Shoot the Moonlight Out by William Boyle, brand new from Pegasus Books. At first glance, this new crime novel reminds me of a Brooklyn-themed Dennis Lehane book and looks amazing! It starts in 1996 with a run in with criminals that ends in tragedy then the main story takes place in the summer of 2001, right before 9/11. I like the slightly vintage vibe, the Brooklyn setting, and the whole neo-noir feeling. 

Hubby just read Lehane's blockbuster, Mystic River, so I gave Shoot the Moonlight Out to him to see how it stands up. Stand by for his report. 

To Live and Die in the Floating World by Stephen Holgate. This one came out last month from Blank Slate Press. It looks great! An American working on a tourist barge in France has an affair with a gangster's girlfriend. 

At first glance, that reminds me of a Burgundy-themed Dog Soldiers by Robert Stone. But since I may be the latest person to read that 1975 National Book Award winner, I may be the only one who can make the comparison.  

Read my review of Stephen Holgate about his earlier novel Tangier, here

On the Edge by Edward St. Aubyn, author of the Patrick Melrose novels. This is a reprint of his 1998 novel satirizing New Age goofiness, set in Big Sur. It's the first American edition of the book. 

I was excited to find this in a Little Free Library on my walk to work the other day. I read Lost for Words, his satirical novel about book awards that won the Wodehouse Award for best comic novel, which he wrote after Mother's Milk, the penultimate Patrick Melrose novel was shortlisted for the Booker Prize but didn't win. Lost for Words was brilliant and got me to binge the five Melrose novels, which were excellent, but so sad. 

Join other book lovers on Mailbox Monday to share the books that came into your house last week. Visit the Mailbox Monday website to find links to all the participants' posts and read more about Books that Caught our Eye.

Serena of Savvy Verse & Wit, Martha of Reviews by Martha's Bookshelf, and Velvet of vvb32reads graciously host Mailbox Monday.

Saturday, November 13, 2021

The Costa Book of the Year Award -- LIST


The Costa Book Awards "celebrates the most enjoyable books of the year by writers resident in the UK and Ireland." The awards were formerly known as the the Whitbread Literary Awards from 1971 until 1985 when the name changed to the Whitbread Book Awards. Costa Coffee took over over in 2006, changing the name, but not the purpose, of the awards.

There are five categories of Costa Book Awards: First Novel, Novel, Biography, Poetry, and Children's Book. The Book of the Year Award debuted in 1985 and is chosen from any of the five categories.

I am not going to keep updating the winners after 2021. My enthusiasm for prize-winners is waning with the 2020s. I plan to focus my efforts on reading the winners up to 2020 then declare victory and move on to other bookish projects.

I'm working my way through the Costa "BOTY" list, but because I'm not much of a poetry reader and I'm no fan of sci-fi, I don't know know if I will ever get through all the books on this list. On the other hand, if they really were "most enjoyable," then maybe reading these prize winners would be the easiest way to expand my reading horizons.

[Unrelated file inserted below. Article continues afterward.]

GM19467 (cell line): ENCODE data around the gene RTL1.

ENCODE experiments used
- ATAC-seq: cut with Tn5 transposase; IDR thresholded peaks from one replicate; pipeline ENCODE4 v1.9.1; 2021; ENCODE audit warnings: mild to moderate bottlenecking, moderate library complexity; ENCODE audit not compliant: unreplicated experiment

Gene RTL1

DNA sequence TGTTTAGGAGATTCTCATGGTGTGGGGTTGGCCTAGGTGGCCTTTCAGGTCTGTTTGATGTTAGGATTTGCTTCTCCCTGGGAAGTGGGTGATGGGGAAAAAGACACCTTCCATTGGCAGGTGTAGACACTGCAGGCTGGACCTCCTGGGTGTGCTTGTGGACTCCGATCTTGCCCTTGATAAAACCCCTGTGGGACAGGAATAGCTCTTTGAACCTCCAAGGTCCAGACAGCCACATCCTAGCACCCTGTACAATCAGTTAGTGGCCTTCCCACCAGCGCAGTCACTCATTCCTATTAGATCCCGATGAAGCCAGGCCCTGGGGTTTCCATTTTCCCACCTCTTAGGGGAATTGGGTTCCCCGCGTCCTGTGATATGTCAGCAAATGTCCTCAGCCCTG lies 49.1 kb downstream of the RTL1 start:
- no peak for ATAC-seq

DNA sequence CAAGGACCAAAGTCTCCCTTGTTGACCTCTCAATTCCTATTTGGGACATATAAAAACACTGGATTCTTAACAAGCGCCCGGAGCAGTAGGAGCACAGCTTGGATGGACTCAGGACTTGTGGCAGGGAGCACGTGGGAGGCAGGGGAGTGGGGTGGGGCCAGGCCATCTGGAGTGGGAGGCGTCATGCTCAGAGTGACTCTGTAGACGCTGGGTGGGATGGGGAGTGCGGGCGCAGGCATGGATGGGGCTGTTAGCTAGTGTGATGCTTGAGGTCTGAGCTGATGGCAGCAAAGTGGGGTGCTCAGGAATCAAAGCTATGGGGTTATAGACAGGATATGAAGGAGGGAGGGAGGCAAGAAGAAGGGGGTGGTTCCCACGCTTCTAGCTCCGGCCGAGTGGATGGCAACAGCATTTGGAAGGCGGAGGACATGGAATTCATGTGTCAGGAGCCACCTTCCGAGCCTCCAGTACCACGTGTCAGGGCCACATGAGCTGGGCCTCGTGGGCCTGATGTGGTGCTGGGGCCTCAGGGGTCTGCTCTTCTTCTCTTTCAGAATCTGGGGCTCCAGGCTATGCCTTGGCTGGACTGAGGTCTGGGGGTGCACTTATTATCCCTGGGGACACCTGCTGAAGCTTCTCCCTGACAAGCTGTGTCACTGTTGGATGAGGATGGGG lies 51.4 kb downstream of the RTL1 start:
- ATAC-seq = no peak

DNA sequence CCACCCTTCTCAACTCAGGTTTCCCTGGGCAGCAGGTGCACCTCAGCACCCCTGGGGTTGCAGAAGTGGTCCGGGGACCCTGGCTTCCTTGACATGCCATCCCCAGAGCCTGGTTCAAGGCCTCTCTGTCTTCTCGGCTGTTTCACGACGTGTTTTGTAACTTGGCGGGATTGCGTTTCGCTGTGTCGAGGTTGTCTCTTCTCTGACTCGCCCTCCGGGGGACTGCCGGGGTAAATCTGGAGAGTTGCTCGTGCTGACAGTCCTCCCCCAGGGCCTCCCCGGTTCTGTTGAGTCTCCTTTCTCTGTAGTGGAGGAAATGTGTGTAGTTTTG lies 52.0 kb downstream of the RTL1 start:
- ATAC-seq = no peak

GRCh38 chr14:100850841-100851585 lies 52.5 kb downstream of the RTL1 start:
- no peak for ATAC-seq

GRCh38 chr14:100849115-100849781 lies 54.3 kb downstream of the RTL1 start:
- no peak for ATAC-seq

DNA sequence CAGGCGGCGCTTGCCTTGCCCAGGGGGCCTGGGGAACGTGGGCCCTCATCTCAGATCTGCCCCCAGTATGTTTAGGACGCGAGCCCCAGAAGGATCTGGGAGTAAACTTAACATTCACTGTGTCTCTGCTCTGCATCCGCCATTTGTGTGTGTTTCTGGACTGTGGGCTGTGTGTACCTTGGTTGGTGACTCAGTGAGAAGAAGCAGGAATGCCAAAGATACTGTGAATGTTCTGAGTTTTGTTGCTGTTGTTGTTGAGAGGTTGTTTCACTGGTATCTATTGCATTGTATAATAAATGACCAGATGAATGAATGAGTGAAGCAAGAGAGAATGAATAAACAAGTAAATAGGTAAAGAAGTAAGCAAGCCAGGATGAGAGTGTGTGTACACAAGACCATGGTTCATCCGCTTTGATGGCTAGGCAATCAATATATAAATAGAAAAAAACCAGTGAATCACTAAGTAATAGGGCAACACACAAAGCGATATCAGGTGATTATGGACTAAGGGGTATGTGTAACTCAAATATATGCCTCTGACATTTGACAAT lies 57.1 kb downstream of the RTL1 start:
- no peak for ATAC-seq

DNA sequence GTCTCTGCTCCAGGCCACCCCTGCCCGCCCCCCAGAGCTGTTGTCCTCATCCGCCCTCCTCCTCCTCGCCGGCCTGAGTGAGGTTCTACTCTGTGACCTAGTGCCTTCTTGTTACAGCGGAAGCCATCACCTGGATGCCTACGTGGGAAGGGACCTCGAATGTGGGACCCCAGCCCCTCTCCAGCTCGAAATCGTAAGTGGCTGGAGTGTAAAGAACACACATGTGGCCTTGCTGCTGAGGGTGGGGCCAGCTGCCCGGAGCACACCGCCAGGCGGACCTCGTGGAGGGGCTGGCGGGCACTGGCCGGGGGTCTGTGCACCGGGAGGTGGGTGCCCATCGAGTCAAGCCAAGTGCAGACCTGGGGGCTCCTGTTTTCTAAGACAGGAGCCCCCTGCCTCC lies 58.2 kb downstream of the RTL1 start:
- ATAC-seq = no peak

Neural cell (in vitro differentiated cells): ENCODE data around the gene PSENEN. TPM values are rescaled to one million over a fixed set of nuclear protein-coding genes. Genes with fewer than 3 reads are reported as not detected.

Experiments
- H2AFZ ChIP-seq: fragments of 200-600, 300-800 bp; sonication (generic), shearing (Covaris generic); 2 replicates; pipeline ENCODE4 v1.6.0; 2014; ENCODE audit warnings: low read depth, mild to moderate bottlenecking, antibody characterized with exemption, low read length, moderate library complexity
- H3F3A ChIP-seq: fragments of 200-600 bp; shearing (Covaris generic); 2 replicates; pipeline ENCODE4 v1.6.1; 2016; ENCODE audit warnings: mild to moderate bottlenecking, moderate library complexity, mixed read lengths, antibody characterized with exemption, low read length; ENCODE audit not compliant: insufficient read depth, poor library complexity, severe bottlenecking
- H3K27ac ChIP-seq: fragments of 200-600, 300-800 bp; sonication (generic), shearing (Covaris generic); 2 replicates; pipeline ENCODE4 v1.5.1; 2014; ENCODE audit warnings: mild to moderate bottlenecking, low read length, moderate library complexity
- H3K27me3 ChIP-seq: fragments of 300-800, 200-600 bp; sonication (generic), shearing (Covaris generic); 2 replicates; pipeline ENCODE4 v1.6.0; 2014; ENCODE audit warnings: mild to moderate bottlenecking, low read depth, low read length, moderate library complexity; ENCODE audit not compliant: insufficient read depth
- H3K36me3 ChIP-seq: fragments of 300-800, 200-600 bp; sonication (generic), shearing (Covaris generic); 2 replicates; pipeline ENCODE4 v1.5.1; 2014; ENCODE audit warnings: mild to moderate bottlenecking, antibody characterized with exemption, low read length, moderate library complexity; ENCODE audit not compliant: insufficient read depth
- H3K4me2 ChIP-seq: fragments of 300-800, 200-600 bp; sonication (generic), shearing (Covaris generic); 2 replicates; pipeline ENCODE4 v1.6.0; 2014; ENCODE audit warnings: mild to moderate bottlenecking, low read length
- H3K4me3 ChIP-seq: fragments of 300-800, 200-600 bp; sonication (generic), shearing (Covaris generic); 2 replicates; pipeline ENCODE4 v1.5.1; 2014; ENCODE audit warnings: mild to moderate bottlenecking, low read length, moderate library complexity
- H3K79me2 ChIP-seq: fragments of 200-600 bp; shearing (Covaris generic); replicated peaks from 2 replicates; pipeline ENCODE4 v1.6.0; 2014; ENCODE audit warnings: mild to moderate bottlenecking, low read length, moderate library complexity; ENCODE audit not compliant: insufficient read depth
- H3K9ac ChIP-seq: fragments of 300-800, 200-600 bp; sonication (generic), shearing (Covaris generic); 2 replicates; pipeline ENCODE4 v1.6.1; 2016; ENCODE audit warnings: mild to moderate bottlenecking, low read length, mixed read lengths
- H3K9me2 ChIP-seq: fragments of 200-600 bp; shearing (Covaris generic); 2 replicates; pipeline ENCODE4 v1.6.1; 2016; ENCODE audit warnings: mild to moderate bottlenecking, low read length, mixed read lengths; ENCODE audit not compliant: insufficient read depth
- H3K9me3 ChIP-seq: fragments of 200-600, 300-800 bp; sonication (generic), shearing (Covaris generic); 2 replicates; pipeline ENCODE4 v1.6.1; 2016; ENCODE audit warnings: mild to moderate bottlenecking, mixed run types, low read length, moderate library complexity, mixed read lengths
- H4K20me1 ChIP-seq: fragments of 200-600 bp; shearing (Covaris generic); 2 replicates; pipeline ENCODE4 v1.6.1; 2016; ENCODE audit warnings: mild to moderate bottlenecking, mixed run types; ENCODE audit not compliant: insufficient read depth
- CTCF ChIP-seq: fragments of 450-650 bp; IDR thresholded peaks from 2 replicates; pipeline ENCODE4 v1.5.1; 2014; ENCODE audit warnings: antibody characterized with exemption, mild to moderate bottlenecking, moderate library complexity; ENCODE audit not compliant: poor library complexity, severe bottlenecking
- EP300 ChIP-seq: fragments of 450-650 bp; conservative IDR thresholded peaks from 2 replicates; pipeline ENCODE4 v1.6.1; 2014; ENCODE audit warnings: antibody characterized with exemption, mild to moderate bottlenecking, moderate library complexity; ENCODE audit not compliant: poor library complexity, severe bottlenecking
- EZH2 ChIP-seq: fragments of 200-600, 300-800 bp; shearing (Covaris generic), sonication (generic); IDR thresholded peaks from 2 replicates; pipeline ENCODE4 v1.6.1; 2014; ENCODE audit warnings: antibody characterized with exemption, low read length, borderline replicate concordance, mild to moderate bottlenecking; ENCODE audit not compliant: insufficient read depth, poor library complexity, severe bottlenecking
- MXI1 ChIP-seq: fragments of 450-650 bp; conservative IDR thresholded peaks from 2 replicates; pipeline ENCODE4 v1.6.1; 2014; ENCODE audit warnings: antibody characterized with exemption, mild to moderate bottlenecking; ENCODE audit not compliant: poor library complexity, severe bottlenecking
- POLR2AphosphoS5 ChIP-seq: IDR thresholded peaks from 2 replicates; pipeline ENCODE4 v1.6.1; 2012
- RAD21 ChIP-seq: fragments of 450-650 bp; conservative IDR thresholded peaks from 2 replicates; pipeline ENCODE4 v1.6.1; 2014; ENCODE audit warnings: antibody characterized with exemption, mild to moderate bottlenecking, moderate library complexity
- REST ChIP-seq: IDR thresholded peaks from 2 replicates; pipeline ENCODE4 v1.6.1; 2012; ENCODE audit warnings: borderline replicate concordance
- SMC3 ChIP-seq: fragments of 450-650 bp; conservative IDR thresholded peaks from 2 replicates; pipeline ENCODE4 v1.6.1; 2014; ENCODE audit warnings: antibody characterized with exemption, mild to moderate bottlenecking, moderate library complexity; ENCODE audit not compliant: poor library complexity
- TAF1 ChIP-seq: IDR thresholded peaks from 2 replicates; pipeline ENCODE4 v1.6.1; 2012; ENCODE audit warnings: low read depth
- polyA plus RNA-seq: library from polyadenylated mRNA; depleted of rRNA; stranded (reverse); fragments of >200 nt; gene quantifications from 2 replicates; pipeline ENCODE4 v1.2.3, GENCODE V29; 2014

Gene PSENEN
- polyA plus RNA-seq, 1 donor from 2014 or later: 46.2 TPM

If I've read a book or it is on my TBR shelf, it is noted in the list below. So far, I've read 13 of the winners. 

2021: The Kids by Hannah Lowe

2020: The Mermaid of Black Conch: A Love Story by Monique Roffey ON OVERDRIVE

2018: The Cut Out Girl: A Story of War and Family, Lost and Found by Bart van Es ON OVERDRIVE

2017: Inside the Wave by Helen Dunmore 

2016: Days Without End by Sebastian Barry FINISHED

2015: The Lie Tree by Frances Hardinge 

2014: H is for Hawk by Helen McDonald FINISHED

2013: The Shock of the Fall by Nathan Filer FINISHED

2012: Bring up the Bodies by Hilary Mantel FINISHED

2011: Pure by Andrew Miller TBR SHELF

2010: Of Mutability by Jo Shapcott

2009: A Scattering by Christopher Reid 

2008: The Secret Scripture by Sebastian Barry (reviewed hereFINISHED

2007: Day by A.L. Kennedy 

2006: The Tenderness of Wolves by Stef Penney (reviewed hereFINISHED

2005: Matisse the Master by Hilary Spurling 

2004: Small Island by Andrea Levy (reviewed hereFINISHED

2003: The Curious Incident of the Dog in the Night-Time by Mark Haddon FINISHED

2002: Samuel Pepys: The Unequalled Self by Claire Tomalin

2001: The Amber Spyglass by Philip Pullman ON OVERDRIVE

2000: English Passengers by Matthew Kneale TBR SHELF

1999: Beowulf by Seamus Heaney FINISHED

1998: Birthday Letters by Ted Hughes TBR SHELF

1997: Tales from Ovid by Ted Hughes

1996: The Spirit Level by Seamus Heaney FINISHED

1995: Behind the Scenes at the Museum by Kate Atkinson  (reviewed hereFINISHED

1994: Felicia's Journey by William Trevor FINISHED

1993: Theory of War by Joan Brady TBR SHELF

1992: Swing Hammer Swing! by Jeff Torrington TBR SHELF

1991: A Life of Picasso by John Richardson 

1990: Hopeful Monsters by Nicholas Mosley TBR SHELF

1989: Coleridge: Early Visions by Richard Holmes TBR SHELF

1988: The Comforts of Madness by Paul Sayer 

1987: Under the Eye of the Clock by Christopher Nolan 

1986: An Artist of the Floating World by Kazuo Ishiguro FINISHED

1985: Elegies by Douglas Dunn 


This post is a redo of the original Cota BOTY list I posted in 2009. Updated December 28, 2022. 


If you are working through the books on this list, please leave links to your progress reports or reviews of these books in the comments and I will list them here.

Thursday, November 11, 2021